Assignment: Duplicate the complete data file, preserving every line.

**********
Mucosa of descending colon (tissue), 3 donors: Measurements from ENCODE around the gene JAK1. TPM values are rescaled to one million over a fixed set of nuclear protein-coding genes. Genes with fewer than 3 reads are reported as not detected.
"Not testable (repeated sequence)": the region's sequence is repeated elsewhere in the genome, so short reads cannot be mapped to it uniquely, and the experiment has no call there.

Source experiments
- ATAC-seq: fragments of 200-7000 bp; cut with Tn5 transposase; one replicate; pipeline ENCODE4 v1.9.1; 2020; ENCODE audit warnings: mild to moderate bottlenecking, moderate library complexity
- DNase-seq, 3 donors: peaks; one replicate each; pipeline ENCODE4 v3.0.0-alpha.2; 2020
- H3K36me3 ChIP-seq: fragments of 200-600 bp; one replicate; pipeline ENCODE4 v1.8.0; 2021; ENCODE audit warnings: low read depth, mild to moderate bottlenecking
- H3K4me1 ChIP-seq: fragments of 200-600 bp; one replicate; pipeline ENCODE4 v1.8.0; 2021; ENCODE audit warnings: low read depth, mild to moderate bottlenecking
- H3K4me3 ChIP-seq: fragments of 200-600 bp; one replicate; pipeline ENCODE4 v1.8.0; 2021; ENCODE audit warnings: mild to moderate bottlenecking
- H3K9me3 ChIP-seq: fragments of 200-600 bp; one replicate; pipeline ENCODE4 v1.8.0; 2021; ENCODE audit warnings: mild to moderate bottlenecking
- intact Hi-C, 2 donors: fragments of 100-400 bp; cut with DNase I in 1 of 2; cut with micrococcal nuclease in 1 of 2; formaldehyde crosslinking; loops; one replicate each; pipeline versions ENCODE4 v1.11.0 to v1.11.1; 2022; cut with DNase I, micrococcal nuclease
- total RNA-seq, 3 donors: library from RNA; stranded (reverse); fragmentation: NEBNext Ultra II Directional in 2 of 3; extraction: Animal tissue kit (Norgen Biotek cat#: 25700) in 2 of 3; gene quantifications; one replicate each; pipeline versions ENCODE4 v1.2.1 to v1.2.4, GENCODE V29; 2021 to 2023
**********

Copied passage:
Mucosa of descending colon (tissue), 3 donors: Measurements from ENCODE around the gene JAK1. TPM values are rescaled to one million over a fixed set of nuclear protein-coding genes. Genes with fewer than 3 reads are reported as not detected.
"Not testable (repeated sequence)": the region's sequence is repeated elsewhere in the genome, so short reads cannot be mapped to it uniquely, and the experiment has no call there.

Source experiments
- ATAC-seq: fragments of 200-7000 bp; cut with Tn5 transposase; one replicate; pipeline ENCODE4 v1.9.1; 2020; ENCODE audit warnings: mild to moderate bottlenecking, moderate library complexity
- DNase-seq, 3 donors: peaks; one replicate each; pipeline ENCODE4 v3.0.0-alpha.2; 2020
- H3K36me3 ChIP-seq: fragments of 200-600 bp; one replicate; pipeline ENCODE4 v1.8.0; 2021; ENCODE audit warnings: low read depth, mild to moderate bottlenecking
- H3K4me1 ChIP-seq: fragments of 200-600 bp; one replicate; pipeline ENCODE4 v1.8.0; 2021; ENCODE audit warnings: low read depth, mild to moderate bottlenecking
- H3K4me3 ChIP-seq: fragments of 200-600 bp; one replicate; pipeline ENCODE4 v1.8.0; 2021; ENCODE audit warnings: mild to moderate bottlenecking
- H3K9me3 ChIP-seq: fragments of 200-600 bp; one replicate; pipeline ENCODE4 v1.8.0; 2021; ENCODE audit warnings: mild to moderate bottlenecking
- intact Hi-C, 2 donors: fragments of 100-400 bp; cut with DNase I in 1 of 2; cut with micrococcal nuclease in 1 of 2; formaldehyde crosslinking; loops; one replicate each; pipeline versions ENCODE4 v1.11.0 to v1.11.1; 2022; cut with DNase I, micrococcal nuclease
- total RNA-seq, 3 donors: library from RNA; stranded (reverse); fragmentation: NEBNext Ultra II Directional in 2 of 3; extraction: Animal tissue kit (Norgen Biotek cat#: 25700) in 2 of 3; gene quantifications; one replicate each; pipeline versions ENCODE4 v1.2.1 to v1.2.4, GENCODE V29; 2021 to 2023